How To Take 'The Next Step' In Your Very Special Relationship With Wine

Mattia Pelizzari

Millennials are reshaping the wine industry in a big way.  From online clubs that make wine convenient and affordable, to mobile apps that have built communities of amateur wine critics, Gen Y-ers are taking a practice that's traditionally associated with the elite and turning it into an accessible hobby.

We've come a long way in proving that wine is not just for old folks and high society. Still, many people don't know how to start. Here are a few suggestions to level up your wine game.

Practice with friends

The evolving wine culture is such that you don't have to be a sommelier (a professional designation that requires studying and passing rigorous tests). You can impress friends with your wine tasting skills by developing a more refined palate through practice. And who doesn't want to practice drinking wine?

“Developing a relationship with wine can be a personal and lifelong journey, akin to traveling,” says Amy Lieberfarb, founder of Sip On This Juice. “That journey starts with simply being mindful of sensations and flavors. Eventually, with enough practice, flavor profiles will start to correspond to regions, grapes and soils.”

One of the best ways to practice is to get together with friends and play a “blind tasting” game. To do this, pour an unknown bottle into your glasses and look for clues to discern grape variety and region. The best bit is that there are no wrong answers. All that's necessary is a vocabulary of descriptive words and the guts to tell your friends that you can taste rocks. Yep. Rocks.

Get out of your comfort zone

The best bottles of wine are not necessarily the most expensive. By looking for lesser known grape varietals or regions, you can save money and explore a region you've never heard of before.

If you're not sure where to start in selecting new wines, there are several apps out there that are dedicated to wine enthusiasts hoping to become more discerning drinkers. Vivino is one of my favorites: it's the Yelp of the wine world. You can take a photograph of a bottle or a restaurant menu, and it will quickly populate a score and reviews. Just remember that tasting is subjective and you should take reviews with a grain of salt.

Eventually, you'll come to know what you like about the wine that you're drinking. If you like fruit and spice, for example, you might look for a Spanish wine from the Rioja region, or an Argentinian Malbec. If you are more into earthy notes, but don't want to spend a ton of money on Pinot Noir from California or France, but you might try Pinots from Oregon. Don't be afraid to explore!

Turn your wine hobby into an investment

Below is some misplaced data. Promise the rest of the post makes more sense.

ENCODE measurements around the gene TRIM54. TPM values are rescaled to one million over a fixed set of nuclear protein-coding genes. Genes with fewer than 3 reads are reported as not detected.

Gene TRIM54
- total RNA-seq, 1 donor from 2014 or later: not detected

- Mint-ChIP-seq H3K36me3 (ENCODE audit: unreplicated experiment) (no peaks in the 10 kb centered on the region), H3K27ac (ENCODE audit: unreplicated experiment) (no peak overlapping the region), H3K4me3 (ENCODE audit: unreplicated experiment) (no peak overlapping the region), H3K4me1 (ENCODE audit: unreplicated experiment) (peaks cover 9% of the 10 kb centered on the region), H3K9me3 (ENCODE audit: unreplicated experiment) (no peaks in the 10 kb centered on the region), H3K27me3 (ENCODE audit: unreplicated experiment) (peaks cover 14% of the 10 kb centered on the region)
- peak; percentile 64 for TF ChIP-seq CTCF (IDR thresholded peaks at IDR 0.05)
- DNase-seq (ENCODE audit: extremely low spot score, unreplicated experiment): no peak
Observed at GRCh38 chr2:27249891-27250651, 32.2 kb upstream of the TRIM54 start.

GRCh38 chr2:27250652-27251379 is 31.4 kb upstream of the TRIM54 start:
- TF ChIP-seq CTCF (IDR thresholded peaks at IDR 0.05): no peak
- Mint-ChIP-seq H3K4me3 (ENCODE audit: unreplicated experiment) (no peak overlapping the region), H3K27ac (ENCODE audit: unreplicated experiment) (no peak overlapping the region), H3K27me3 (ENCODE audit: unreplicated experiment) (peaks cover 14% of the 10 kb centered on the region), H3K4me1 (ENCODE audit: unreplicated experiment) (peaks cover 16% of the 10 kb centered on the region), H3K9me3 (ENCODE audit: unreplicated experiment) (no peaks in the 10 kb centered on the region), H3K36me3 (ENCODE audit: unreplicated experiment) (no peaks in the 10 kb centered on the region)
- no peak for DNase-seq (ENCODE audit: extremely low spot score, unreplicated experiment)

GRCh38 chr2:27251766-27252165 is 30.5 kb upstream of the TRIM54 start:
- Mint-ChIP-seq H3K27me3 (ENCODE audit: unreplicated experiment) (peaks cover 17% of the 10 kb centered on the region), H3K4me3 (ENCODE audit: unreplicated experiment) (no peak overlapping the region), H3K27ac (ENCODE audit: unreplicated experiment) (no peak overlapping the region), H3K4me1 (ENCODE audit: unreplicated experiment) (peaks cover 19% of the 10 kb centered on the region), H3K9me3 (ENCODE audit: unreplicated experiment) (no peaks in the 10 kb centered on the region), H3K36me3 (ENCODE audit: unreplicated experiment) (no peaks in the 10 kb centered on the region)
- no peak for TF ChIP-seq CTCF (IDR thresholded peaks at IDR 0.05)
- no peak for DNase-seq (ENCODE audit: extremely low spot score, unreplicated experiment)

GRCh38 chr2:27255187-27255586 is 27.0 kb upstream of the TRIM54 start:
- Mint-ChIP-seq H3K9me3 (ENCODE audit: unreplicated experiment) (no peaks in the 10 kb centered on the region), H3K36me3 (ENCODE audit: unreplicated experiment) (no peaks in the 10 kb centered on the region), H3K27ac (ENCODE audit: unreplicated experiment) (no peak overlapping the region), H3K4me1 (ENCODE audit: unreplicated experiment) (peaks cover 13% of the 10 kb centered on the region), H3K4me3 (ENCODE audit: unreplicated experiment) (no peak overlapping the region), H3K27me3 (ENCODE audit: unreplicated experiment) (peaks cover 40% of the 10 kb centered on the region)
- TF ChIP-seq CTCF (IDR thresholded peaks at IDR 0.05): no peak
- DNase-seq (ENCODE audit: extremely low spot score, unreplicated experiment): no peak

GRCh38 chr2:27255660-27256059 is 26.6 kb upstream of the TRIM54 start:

We have lived through the crash of 2008 and can understandably be skittish when it comes to investing. Turning a hobby into an investment could be an appealing way to bridge the investment gap, and wine can be a great bet if you have a few tips on expanding your cellar on a budget.

“Most people don't know that the top wine investments have actually beat gold for the past ten years,” says Alex Westgarth, owner of Westgarth Wines, a high-end wine distribution company that specializes in investment-grade wines. “Wine doesn't change hands the same way that stocks do, so new investors may find it more approachable — you don't get the fluctuations you get with the stock market.”

Alex let me know that first-growth wines tend to yield the biggest payouts for investors. “If you're investing on a budget,” he says, “Purchasing the most inexpensive first-growth wines with the highest scores is a good way to start.”

Plainly said, look for inexpensive wines with high scores, and stock up while you're doing your routine wine shopping. An important point: remember not to drink your investment. And proper storage is essential, if you plan to resell.

Visit a vineyard

To immerse yourself in wine culture, there's nothing quite like visiting a vineyard. The enthusiasm and passion of the vintners is contagious and learning about the art and science of the wine-making process will give you a greater appreciation for the discipline, and the wine.

As a perk, wine country is pretty much always beautiful. Rolling hills punctuated by seas of lush green vines make for an enjoyable getaway. You'll learn what grapes thrive in the region you're visiting, depending on its climate and soils.

While exploring the earth and the weather is interesting, it's the tastings that will make the trip. Ask to try different vintages of wines from the same vineyard. It's amazing how fluctuations in temperature from one year to the next can produce an entirely different flavor profile.

There you have it. A handful of ways to reach depths in your relationship with wine… and they all involve a bit of studying. So, next time someone questions you for drinking too much wine, just tell them that it's part of your commitment to your continuing education.